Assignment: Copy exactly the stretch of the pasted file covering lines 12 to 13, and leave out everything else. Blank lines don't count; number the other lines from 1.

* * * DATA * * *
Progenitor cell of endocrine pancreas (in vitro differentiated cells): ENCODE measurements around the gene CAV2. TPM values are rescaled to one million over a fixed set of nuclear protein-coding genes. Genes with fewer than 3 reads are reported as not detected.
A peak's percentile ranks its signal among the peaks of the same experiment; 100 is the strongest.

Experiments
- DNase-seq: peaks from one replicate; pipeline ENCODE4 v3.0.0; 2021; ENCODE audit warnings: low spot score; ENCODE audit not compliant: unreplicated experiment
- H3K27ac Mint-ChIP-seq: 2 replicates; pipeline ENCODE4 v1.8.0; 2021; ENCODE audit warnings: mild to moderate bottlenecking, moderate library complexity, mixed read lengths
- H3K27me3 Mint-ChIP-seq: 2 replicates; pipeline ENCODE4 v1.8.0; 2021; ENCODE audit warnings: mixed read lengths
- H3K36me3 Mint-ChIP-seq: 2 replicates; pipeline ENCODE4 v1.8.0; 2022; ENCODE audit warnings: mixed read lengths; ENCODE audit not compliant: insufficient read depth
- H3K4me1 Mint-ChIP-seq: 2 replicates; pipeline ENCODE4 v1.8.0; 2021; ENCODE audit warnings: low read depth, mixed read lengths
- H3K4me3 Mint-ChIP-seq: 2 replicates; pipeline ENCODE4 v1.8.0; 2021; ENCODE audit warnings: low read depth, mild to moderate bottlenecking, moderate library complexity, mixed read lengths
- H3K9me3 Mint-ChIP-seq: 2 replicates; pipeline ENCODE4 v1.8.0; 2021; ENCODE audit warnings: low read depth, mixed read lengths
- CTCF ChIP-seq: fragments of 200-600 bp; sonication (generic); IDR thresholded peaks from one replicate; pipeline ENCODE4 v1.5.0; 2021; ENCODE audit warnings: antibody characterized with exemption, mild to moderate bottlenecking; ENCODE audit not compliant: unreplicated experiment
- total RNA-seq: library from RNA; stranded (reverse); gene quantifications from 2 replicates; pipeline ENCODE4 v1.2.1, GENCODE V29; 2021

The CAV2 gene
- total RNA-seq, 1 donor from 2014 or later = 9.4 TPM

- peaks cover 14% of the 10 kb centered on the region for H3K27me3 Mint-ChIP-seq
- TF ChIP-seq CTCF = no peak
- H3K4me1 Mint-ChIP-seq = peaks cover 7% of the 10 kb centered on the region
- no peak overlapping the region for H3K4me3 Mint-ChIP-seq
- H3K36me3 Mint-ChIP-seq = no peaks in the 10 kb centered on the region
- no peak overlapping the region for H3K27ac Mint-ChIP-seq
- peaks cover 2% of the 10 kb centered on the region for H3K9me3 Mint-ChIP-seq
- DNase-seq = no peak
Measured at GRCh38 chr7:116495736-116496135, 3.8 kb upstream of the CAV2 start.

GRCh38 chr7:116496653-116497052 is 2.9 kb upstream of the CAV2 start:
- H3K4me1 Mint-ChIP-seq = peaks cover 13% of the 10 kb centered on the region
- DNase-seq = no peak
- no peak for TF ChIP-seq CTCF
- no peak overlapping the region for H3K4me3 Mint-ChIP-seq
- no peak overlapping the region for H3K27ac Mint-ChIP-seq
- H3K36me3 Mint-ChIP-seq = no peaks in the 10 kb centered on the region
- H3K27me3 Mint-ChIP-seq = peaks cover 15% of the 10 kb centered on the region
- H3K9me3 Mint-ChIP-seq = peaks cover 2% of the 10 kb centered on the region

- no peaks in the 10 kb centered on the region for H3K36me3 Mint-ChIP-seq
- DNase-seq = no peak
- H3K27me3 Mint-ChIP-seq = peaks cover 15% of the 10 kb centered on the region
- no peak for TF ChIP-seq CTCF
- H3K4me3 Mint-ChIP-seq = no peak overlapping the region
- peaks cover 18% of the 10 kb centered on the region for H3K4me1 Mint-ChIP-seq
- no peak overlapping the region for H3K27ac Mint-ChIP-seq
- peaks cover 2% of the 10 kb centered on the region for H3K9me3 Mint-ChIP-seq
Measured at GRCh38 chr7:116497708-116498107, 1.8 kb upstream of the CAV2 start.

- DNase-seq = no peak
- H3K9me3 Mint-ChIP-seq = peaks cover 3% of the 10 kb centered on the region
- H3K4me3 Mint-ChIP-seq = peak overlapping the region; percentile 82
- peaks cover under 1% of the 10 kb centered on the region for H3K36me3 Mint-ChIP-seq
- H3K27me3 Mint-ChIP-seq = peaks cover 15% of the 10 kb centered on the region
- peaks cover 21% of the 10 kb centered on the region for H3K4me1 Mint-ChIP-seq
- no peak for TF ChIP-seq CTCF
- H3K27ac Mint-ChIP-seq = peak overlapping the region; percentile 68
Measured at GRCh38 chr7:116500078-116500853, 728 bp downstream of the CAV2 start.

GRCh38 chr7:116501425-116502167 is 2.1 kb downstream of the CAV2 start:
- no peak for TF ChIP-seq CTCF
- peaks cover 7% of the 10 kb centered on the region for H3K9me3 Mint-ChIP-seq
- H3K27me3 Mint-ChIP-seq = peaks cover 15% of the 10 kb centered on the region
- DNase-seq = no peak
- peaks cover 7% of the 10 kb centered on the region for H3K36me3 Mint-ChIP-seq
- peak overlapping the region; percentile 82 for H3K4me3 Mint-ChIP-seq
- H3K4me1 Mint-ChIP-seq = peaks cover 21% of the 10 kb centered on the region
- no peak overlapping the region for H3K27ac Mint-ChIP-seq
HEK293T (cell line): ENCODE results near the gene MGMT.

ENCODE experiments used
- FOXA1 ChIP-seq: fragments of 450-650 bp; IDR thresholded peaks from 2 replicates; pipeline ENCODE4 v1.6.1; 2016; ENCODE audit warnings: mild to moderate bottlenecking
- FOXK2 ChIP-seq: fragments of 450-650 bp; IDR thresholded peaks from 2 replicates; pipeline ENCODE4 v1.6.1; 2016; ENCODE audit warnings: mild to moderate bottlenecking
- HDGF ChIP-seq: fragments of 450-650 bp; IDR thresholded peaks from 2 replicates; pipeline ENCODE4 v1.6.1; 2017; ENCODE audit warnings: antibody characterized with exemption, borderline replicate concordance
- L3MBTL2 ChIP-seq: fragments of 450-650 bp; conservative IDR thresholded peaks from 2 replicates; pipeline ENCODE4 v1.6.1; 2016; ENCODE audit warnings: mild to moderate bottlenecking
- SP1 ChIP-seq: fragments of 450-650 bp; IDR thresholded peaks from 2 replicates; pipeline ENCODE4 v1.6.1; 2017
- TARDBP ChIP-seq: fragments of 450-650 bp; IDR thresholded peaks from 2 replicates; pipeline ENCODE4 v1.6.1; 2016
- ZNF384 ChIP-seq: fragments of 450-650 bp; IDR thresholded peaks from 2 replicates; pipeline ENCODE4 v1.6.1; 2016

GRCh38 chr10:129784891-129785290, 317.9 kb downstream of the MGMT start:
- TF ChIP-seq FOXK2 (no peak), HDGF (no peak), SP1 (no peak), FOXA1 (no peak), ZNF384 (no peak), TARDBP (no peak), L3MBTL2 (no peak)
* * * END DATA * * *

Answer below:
- total RNA-seq: library from RNA; stranded (reverse); gene quantifications from 2 replicates; pipeline ENCODE4 v1.2.1, GENCODE V29; 2021

The CAV2 gene